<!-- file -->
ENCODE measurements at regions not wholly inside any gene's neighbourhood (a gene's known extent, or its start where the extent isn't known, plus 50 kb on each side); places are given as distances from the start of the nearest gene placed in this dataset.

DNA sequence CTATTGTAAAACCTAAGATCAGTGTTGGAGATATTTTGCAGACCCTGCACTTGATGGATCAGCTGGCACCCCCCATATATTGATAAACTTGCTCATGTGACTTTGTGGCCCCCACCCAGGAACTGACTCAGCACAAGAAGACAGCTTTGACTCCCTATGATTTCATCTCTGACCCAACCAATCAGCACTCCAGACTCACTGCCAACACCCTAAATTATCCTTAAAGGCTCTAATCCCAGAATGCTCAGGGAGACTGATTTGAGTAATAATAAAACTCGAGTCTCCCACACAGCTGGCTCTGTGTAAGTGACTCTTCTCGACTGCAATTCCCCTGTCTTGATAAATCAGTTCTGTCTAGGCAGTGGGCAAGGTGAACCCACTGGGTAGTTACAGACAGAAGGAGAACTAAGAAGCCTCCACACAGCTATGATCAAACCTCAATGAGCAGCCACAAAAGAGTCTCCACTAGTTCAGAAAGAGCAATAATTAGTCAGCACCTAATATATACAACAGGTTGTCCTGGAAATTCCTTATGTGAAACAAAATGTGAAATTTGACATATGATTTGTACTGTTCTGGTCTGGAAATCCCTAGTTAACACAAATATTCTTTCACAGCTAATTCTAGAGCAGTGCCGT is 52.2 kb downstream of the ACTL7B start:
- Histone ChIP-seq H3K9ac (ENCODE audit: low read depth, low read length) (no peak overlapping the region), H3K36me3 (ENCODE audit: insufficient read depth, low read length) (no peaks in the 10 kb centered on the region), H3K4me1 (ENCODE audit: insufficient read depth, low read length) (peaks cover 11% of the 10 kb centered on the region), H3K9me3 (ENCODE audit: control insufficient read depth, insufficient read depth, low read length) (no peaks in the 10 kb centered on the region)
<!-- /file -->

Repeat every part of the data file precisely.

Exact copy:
ENCODE measurements at regions not wholly inside any gene's neighbourhood (a gene's known extent, or its start where the extent isn't known, plus 50 kb on each side); places are given as distances from the start of the nearest gene placed in this dataset.

DNA sequence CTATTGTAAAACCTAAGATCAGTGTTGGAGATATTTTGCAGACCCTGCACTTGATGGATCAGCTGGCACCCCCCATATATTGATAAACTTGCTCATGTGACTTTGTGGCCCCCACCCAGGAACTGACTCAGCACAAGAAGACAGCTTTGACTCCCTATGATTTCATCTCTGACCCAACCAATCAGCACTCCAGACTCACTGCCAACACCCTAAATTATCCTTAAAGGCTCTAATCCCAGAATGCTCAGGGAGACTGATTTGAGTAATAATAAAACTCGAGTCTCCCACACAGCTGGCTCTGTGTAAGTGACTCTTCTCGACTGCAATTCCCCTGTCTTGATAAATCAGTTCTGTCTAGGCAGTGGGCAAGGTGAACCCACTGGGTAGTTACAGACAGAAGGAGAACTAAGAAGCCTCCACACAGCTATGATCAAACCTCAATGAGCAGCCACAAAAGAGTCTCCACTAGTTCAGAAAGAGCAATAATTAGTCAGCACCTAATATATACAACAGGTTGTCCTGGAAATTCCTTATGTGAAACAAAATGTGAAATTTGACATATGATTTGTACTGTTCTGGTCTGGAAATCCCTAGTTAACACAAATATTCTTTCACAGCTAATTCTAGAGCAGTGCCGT is 52.2 kb downstream of the ACTL7B start:
- Histone ChIP-seq H3K9ac (ENCODE audit: low read depth, low read length) (no peak overlapping the region), H3K36me3 (ENCODE audit: insufficient read depth, low read length) (no peaks in the 10 kb centered on the region), H3K4me1 (ENCODE audit: insufficient read depth, low read length) (peaks cover 11% of the 10 kb centered on the region), H3K9me3 (ENCODE audit: control insufficient read depth, insufficient read depth, low read length) (no peaks in the 10 kb centered on the region)